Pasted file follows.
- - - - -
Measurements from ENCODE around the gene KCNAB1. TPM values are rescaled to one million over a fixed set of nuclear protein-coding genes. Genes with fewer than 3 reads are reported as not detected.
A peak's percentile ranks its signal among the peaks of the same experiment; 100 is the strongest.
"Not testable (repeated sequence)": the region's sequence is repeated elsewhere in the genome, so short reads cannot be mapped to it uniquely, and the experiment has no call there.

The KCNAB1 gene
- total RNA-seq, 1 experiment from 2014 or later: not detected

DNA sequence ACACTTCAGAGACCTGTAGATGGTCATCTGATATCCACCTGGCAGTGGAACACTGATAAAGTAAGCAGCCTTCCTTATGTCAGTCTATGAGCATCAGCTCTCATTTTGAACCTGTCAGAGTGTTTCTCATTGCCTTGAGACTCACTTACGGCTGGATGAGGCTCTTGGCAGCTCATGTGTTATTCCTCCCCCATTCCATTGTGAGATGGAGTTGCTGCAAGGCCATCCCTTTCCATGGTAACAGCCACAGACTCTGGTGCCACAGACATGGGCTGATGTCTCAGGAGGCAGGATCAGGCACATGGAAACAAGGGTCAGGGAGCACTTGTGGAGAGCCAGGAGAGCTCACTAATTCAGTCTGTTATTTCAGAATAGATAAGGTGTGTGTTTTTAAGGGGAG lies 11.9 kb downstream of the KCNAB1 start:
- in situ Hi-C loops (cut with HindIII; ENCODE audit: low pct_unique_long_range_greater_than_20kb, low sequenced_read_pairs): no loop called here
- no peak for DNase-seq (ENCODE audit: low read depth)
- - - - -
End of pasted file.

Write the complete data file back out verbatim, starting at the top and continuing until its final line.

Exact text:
Measurements from ENCODE around the gene KCNAB1. TPM values are rescaled to one million over a fixed set of nuclear protein-coding genes. Genes with fewer than 3 reads are reported as not detected.
A peak's percentile ranks its signal among the peaks of the same experiment; 100 is the strongest.
"Not testable (repeated sequence)": the region's sequence is repeated elsewhere in the genome, so short reads cannot be mapped to it uniquely, and the experiment has no call there.

The KCNAB1 gene
- total RNA-seq, 1 experiment from 2014 or later: not detected

DNA sequence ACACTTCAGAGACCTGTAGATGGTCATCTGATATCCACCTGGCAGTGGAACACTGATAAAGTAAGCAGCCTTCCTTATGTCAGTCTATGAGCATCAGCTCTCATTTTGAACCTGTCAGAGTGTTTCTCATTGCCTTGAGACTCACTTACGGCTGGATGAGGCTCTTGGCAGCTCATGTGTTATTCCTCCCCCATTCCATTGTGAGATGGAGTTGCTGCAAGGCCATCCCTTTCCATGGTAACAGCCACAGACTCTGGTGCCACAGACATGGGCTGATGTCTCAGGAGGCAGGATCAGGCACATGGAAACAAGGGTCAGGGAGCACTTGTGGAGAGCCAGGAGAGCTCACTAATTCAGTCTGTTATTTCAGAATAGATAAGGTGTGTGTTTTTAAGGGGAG lies 11.9 kb downstream of the KCNAB1 start:
- in situ Hi-C loops (cut with HindIII; ENCODE audit: low pct_unique_long_range_greater_than_20kb, low sequenced_read_pairs): no loop called here
- no peak for DNase-seq (ENCODE audit: low read depth)